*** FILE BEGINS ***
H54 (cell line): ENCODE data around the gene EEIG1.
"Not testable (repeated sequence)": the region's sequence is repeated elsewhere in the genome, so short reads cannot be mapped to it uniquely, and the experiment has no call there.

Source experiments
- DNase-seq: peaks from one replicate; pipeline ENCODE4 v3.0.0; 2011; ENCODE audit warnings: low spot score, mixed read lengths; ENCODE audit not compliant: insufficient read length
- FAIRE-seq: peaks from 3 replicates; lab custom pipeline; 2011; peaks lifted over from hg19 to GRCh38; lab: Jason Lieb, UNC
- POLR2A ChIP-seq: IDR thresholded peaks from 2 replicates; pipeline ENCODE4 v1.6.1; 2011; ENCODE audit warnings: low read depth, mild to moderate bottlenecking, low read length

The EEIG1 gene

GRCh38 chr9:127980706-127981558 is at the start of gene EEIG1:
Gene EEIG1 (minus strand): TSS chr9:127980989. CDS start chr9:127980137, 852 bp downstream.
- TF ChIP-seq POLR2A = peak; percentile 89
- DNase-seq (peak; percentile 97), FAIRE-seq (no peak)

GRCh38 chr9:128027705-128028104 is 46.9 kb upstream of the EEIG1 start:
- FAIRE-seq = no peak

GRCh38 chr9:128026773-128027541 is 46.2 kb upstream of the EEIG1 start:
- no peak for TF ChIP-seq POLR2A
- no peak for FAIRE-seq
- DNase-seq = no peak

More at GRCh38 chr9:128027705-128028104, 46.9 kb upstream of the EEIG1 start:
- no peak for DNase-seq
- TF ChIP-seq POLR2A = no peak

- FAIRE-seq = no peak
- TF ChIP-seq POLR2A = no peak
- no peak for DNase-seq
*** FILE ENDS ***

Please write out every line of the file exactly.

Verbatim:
H54 (cell line): ENCODE data around the gene EEIG1.
"Not testable (repeated sequence)": the region's sequence is repeated elsewhere in the genome, so short reads cannot be mapped to it uniquely, and the experiment has no call there.

Source experiments
- DNase-seq: peaks from one replicate; pipeline ENCODE4 v3.0.0; 2011; ENCODE audit warnings: low spot score, mixed read lengths; ENCODE audit not compliant: insufficient read length
- FAIRE-seq: peaks from 3 replicates; lab custom pipeline; 2011; peaks lifted over from hg19 to GRCh38; lab: Jason Lieb, UNC
- POLR2A ChIP-seq: IDR thresholded peaks from 2 replicates; pipeline ENCODE4 v1.6.1; 2011; ENCODE audit warnings: low read depth, mild to moderate bottlenecking, low read length

The EEIG1 gene

GRCh38 chr9:127980706-127981558 is at the start of gene EEIG1:
Gene EEIG1 (minus strand): TSS chr9:127980989. CDS start chr9:127980137, 852 bp downstream.
- TF ChIP-seq POLR2A = peak; percentile 89
- DNase-seq (peak; percentile 97), FAIRE-seq (no peak)

GRCh38 chr9:128027705-128028104 is 46.9 kb upstream of the EEIG1 start:
- FAIRE-seq = no peak

GRCh38 chr9:128026773-128027541 is 46.2 kb upstream of the EEIG1 start:
- no peak for TF ChIP-seq POLR2A
- no peak for FAIRE-seq
- DNase-seq = no peak

More at GRCh38 chr9:128027705-128028104, 46.9 kb upstream of the EEIG1 start:
- no peak for DNase-seq
- TF ChIP-seq POLR2A = no peak

- FAIRE-seq = no peak
- TF ChIP-seq POLR2A = no peak
- no peak for DNase-seq